“Because she does.”

The rest of the day was spent taking measurements and watching the landscape, as the sun slowly passed its highest point and began to fall towards the west. Deer sometimes came beneath the tower, sniffing at the metal grated stairs. She smiled at their being there. It was always nice to see.

She had a scare later in the day.

As she sat on the porch of the tower, she noticed something large lumbering out of the forest. It had light cream-colored fur and had a large hump on its back. Its huffing and puffing could be heard quite easily, even from her position.

A bear.

“Oh shoot,” she said. She ran inside and grabbed her bear spray and two pot lids. She ran back out and couldn’t see the bear. “Oh no no no.”

She looked down and saw it sniffing at the stairs. She noticed something odd on its back. A sort of pink-tinted, translucent gelatinous substance covered its hindquarters. “The heck?”

It put its paw on the first step. “That’s not good.” She clanged the pot lids together, very loudly, and yelled. The bear jumped and galloped away, towards the forest. On the gelatinous covered hindquarters, there were signs of burnt, bubbling flesh.

I’m definitely going to have to report that.

At around four, she turned on the radio and switched to the HQ frequency. “Hello.” It was the same guy from earlier.
“Hi, this is Jasmine Sanchez at lookout tower 24.”

“How are you? Any more hallucinations?”

“No, thankfully, but I saw a bear today.”

“One normally does in this area.”

“No, but it had a gelatinous substance that was burning its hindquarters.”

“That’s not good. What was its color, weight and sex?”

“Light cream, could be about 900 pounds. Definitely male.”

“I see. I’ll send a park ranger out there.”

“Thank you. What’s the temperature out there?”

“It’s about 76 degrees Fahrenheit, with not a cloud in the sky.” She looked up at the landscape, with the valleys in between the several mountains that were scattered throughout her view. The pine trees swayed in the slight breeze and golden eagles flew through the sky.

“That’s it?”

“Yeah, that’s it. I’ll see you tomorrow, right?”

“I have the day off tomorrow.”

“I see. Well, see you soon.”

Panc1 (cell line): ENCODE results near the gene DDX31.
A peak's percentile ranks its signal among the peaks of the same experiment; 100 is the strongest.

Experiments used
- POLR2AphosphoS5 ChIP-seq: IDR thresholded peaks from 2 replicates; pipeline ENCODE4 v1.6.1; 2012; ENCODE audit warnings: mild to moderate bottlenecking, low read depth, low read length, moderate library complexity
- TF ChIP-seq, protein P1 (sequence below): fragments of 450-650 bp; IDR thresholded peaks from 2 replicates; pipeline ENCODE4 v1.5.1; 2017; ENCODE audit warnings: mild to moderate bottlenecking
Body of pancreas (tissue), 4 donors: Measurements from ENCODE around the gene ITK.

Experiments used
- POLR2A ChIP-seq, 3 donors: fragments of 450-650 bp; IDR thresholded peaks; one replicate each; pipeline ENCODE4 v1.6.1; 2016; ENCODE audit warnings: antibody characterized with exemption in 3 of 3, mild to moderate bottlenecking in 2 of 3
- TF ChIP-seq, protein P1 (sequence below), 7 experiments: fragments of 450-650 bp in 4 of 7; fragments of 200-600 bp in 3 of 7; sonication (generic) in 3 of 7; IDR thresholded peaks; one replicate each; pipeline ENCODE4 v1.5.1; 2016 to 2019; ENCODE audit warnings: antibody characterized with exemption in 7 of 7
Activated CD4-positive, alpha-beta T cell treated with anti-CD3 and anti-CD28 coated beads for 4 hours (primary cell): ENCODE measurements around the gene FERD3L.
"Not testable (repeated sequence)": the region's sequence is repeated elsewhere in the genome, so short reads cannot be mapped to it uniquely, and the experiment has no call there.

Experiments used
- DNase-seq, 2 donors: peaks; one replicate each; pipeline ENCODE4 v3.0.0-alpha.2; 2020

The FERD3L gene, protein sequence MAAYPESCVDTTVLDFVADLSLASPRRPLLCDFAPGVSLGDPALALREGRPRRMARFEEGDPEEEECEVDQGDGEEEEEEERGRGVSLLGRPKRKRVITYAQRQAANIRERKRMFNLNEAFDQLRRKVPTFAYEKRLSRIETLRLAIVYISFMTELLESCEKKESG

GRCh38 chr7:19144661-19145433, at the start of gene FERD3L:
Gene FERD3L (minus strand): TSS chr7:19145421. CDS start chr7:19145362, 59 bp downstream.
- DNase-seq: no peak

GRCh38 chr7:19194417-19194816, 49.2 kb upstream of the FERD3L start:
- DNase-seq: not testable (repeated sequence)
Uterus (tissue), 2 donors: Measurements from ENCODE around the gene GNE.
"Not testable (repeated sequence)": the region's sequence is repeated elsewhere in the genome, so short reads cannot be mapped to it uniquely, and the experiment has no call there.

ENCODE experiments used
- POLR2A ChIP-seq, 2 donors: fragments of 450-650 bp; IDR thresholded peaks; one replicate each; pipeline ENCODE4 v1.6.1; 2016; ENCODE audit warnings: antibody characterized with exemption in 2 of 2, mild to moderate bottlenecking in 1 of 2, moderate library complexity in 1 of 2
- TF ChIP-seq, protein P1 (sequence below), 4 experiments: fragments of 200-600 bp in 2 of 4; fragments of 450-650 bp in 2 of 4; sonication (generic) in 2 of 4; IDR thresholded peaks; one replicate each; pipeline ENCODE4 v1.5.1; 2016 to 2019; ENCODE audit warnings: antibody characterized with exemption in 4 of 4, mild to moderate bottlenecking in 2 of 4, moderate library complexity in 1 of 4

“See ya, Jasmine.”

She switched off the radio and leaned back in her folding chair, stretching. Then she grabbed her book and began to read.

That night, she was sitting in bed, with her light on, which let off a warm glow. Several bugs flew around the bulb, and at times she looked up to watch them. The darkness outside was oppressive. The moon was the brightest thing, casting a white glow across the land.

The trees seem tinted with white, and underneath them, was darkness.

Something caught her eye, and she turned quickly towards it. It was floating. It was that thing. That thing, from earlier in the day. It’s tendrils dropped below the canopy. It floated over the trees, moving slowly. She saw it clearly now.

It looked like four spheres in a two-by-two formation, and the front two coalesced into a flat face with a large, pudgy mouth and beady eyes, with two cat-fish like tendrils hanging off of its fish.

Jasmine grabbed her camera and took a picture, with the flash on. Stupid.

It turned towards her and revealed its dark pink color. It was also covered with a translucent pink gelatinous substance. Then it began floating towards her.

She jumped out of bed and ran for the bear spray. She turned around, the bear spray in her hand, and then lowered it.

It was so beautiful. The simplicity of it. Like a primordial creature. It was alluring.

She took a step towards it.

Come. Towards. Me.

A voice in her head. Soothing, almost like a whisper. It seemed to struggle to pronounce the words in English. She took another step towards it, tilting her head.

Ghansd. Breasdfflo.

That voice again. The language though, seemed guttural and primeval.

A gurgling sound emitted from it. Like someone gargling water.

It was so beautiful.

She was enamored of it.

Come. Child.

Normally she would be insulted that she was called child. But this seemed so mother-like.

She climbed onto her bed and stepped out the window, near falling flat on her face on the porch.

Yes. Come.

The creature opened its mouth, revealing a pink maw with darkness beyond.

Come. To. Me.

She stood on the railing of the porch. The creature moved towards it, opening its mouth so that it was the same size as her, 5 foot two.


It was so beautiful.

She stepped on its tongue. It was squishy on her bare feet. A smell, like roses, but something different, filled her nose.

Then something putrid. The smell of death.

She realized she was in its mouth, and turned to jump out.

Its mouth came crashing down.

And it consumed her. It floated away from the tower, its insides dissolving her. It was satiated.

For now.